Archive for Monday, December 28, 2015

Group gathers more than 300 voter registration applications from Lawrence high school students

December 28, 2015


The Lawrence League of Women Voters is working to register hundreds of area high school seniors to vote. But first, league members have to convince them that their vote matters, not just overall, but to them personally.

“It’s getting students to realize that the people who we elect actually do make laws that affect them,” said Cille King, league vice president.

In the past month, members of the league visited Free State High School, Lawrence High School and the Lawrence College and Career Center. They have collected voter registration applications from 319 students, with about half of those including the necessary identification documents as well.

King concedes young voters are usually a difficult group to reach. In every presidential election since 1964, voters between the ages of 18 and 24 have consistently voted at lower rates than all other age groups, according to a report by the U.S. Census Bureau. In 2012, 38 percent of those between the ages of 18 and 24 voted in the presidential election and about half as many voted in the 2014 midterm elections.

Having direct conversations with high school students about voting is the most effective strategy, King said. Previously, the league set up tables during the students’ lunch hour, but for the past two years they have been visiting students’ senior U.S. Government classes. The classroom visits yielded more than three times as many applications, King said.

“That’s certainly an improvement over the last years we’ve been doing it,” she said.

King said having a captive audience gave them more opportunity to ask students about their interests and what issues are important to them. Getting young people interested in voting involves making connections between the issues they find most important — such as policies affecting K-12 education, the cost of higher education and the environment — and elected officials, King said.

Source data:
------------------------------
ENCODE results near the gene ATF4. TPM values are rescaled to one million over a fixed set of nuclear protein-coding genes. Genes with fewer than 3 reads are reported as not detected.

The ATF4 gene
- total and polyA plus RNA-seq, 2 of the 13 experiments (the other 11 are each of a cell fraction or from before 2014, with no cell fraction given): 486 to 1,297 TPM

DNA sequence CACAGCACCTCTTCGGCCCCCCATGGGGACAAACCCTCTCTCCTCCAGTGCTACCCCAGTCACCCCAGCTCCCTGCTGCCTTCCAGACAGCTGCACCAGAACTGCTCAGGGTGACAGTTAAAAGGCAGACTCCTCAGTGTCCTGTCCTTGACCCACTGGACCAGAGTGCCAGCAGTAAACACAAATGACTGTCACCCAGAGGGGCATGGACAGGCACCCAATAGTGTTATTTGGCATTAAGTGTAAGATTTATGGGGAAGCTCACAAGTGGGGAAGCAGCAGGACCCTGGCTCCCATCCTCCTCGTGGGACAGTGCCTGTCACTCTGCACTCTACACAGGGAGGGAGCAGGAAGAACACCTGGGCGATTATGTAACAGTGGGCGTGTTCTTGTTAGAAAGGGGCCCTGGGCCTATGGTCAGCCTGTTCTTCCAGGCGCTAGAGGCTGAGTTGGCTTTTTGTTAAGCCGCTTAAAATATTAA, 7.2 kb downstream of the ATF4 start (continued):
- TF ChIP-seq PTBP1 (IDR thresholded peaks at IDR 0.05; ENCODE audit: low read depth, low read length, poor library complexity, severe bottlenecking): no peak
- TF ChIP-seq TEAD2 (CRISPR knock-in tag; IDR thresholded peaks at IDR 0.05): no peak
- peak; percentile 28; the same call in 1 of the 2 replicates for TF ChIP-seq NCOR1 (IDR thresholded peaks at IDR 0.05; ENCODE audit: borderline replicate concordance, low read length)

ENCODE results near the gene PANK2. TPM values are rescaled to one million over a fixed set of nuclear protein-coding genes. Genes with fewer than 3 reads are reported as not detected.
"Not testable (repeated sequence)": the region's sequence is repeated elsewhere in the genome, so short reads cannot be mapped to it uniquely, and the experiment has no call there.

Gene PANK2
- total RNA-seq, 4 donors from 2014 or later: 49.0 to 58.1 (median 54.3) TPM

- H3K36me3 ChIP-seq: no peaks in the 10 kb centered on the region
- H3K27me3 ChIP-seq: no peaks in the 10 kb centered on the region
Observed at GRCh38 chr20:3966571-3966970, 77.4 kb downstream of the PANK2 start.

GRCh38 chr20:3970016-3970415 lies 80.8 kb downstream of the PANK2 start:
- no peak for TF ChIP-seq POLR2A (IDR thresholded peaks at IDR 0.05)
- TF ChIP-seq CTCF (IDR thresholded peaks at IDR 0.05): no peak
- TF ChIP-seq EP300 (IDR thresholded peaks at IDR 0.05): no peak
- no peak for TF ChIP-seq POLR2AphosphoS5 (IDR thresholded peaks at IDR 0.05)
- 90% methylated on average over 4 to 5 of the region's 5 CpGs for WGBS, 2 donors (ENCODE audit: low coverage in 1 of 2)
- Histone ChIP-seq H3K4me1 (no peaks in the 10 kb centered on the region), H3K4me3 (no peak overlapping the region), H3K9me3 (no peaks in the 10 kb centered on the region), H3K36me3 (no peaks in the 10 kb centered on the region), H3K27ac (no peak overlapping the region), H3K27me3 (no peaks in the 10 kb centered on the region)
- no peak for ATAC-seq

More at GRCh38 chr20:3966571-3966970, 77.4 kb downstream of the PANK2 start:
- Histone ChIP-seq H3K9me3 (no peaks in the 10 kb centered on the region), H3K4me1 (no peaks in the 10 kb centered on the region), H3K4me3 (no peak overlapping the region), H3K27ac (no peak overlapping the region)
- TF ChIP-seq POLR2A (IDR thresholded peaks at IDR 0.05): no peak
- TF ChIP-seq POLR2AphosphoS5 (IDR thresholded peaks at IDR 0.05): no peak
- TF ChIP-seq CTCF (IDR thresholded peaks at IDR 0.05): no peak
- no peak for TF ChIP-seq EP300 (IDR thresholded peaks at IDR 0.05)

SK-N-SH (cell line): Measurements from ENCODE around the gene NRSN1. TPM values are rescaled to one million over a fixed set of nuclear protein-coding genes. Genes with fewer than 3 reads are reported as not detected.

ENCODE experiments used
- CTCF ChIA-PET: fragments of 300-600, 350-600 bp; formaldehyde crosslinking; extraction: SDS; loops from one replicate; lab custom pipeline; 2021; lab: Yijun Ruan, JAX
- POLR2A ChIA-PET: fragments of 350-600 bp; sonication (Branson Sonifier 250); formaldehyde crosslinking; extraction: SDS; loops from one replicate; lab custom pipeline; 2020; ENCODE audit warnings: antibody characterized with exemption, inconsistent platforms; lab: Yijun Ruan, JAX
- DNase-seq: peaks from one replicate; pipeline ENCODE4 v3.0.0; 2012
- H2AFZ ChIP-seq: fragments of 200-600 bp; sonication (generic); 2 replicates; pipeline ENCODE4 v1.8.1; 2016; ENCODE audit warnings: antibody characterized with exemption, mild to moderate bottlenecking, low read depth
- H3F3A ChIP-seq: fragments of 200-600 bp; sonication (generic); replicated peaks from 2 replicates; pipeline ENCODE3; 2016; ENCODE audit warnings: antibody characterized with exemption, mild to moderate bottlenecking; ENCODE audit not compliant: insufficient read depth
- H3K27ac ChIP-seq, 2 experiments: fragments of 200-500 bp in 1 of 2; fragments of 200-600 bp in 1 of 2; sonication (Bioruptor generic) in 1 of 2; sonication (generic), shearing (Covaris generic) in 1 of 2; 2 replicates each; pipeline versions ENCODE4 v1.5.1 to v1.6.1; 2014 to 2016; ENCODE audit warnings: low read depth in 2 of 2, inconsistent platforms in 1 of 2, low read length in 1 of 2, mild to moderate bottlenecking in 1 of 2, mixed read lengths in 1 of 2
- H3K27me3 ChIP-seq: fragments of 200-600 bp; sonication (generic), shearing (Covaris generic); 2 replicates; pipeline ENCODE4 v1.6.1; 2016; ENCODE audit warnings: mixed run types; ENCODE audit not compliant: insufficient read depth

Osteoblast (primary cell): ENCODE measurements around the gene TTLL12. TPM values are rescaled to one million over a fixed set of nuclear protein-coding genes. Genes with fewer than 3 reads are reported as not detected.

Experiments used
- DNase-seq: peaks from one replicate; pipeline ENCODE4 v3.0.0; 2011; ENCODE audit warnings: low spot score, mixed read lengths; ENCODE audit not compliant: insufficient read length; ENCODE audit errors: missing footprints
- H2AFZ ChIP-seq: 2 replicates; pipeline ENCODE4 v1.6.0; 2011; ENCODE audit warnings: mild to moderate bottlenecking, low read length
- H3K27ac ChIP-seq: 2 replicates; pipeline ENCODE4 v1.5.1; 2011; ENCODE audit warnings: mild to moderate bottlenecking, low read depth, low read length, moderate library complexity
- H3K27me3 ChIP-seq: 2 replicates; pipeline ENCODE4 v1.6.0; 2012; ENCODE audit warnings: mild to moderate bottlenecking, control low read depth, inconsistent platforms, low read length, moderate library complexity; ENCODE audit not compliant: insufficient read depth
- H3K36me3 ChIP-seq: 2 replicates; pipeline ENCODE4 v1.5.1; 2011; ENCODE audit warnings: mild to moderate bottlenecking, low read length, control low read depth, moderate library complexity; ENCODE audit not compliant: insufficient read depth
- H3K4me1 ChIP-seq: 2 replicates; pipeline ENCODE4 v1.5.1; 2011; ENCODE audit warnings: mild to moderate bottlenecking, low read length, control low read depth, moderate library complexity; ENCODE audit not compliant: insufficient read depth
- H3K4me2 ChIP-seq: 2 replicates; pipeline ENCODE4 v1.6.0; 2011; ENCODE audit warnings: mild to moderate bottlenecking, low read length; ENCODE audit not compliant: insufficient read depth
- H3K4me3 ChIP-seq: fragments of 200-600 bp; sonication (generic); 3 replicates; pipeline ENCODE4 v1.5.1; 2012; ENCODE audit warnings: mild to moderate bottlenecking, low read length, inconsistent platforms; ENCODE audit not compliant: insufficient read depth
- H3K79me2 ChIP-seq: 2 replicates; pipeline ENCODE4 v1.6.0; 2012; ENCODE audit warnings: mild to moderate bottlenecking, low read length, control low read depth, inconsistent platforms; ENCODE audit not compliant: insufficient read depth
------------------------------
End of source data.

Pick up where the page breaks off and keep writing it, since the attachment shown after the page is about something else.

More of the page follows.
“All of those things really matter to the young people; if they can get past the negativity and the politics, then perhaps they’ll vote.”

The league is a nonpartisan political organization that encourages informed and active participation in government. Members can help register anyone who will be 18 by November, which qualifies Lawrence high school seniors and some juniors, King said.

Despite the increased number of applications with the league's most recent effort, King said that the additional documents required to register make completing the process more of a challenge.

“The one problem is that just a little over half provided their documents, and they aren’t really done until they do that,” she said. “Some students tell us that their parents have it in a safe deposit box, or their family is separated and their mom has it in Colorado — any number of things might be happening.”

In October, a new state law took effect requiring county election officers to cancel incomplete voter registration applications that have been lingering or “in suspense” for more than 90 days.

King said that students who didn’t have their paperwork the day of the visit can still provide their proof of citizenship documents to the Douglas County clerk to complete their registration. A list of suspense voters — including high school students from the league’s past registration drives — and instructions on how to complete registration is available on the group’s website.

The group also plans to return to both Lawrence high schools next semester, as well as Baldwin City High School. King said if other schools or organizations would like to arrange for the league to make a visit to register voters, the league can be contacted via its Facebook page.


Cille King 2 years, 5 months ago

We thank the senior U.S. Government teachers for allowing the League into their classrooms. They are greatly appreciated.

Joshua Cain 2 years, 5 months ago

"The league is a nonpartisan political organization..."

I'm not sure the League of Women Voters is 100% non-partisan. Perhaps I can get some help in distinguishing an organizational position and how it is or isn't partisan. For example health care as outlined in the Lawrence-Douglas County League's positions found here: